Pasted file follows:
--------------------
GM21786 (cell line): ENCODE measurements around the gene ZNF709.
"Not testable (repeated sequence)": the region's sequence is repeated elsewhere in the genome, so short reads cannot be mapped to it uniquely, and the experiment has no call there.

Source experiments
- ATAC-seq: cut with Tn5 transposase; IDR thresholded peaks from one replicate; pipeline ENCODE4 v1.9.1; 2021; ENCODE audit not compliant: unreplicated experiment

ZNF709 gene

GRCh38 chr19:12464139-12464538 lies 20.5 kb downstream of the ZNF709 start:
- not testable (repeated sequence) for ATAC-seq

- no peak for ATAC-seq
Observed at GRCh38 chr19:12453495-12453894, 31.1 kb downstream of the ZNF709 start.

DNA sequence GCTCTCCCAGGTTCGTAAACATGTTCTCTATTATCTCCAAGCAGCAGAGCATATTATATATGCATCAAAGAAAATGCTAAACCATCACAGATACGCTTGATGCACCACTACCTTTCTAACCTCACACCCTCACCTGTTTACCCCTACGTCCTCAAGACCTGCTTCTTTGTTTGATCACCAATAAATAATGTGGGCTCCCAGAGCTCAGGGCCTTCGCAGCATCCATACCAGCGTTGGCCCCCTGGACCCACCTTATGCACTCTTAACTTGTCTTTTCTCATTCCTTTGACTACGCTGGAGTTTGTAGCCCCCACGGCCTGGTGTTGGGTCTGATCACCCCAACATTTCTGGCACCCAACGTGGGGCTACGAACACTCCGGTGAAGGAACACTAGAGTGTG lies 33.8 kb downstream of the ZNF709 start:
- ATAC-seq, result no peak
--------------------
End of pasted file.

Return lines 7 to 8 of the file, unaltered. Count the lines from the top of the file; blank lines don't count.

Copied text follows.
- not testable (repeated sequence) for ATAC-seq

- no peak for ATAC-seq